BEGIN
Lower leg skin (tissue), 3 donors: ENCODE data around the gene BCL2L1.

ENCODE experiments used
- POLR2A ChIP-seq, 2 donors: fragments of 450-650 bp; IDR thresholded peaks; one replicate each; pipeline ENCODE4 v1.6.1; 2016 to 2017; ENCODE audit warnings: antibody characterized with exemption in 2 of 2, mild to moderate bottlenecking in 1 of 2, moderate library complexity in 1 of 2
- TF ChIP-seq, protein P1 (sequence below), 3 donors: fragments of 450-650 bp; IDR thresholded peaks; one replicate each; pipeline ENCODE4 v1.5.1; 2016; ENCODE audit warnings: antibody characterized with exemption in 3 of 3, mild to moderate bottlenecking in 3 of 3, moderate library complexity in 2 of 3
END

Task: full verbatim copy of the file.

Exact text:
Lower leg skin (tissue), 3 donors: ENCODE data around the gene BCL2L1.

ENCODE experiments used
- POLR2A ChIP-seq, 2 donors: fragments of 450-650 bp; IDR thresholded peaks; one replicate each; pipeline ENCODE4 v1.6.1; 2016 to 2017; ENCODE audit warnings: antibody characterized with exemption in 2 of 2, mild to moderate bottlenecking in 1 of 2, moderate library complexity in 1 of 2
- TF ChIP-seq, protein P1 (sequence below), 3 donors: fragments of 450-650 bp; IDR thresholded peaks; one replicate each; pipeline ENCODE4 v1.5.1; 2016; ENCODE audit warnings: antibody characterized with exemption in 3 of 3, mild to moderate bottlenecking in 3 of 3, moderate library complexity in 2 of 3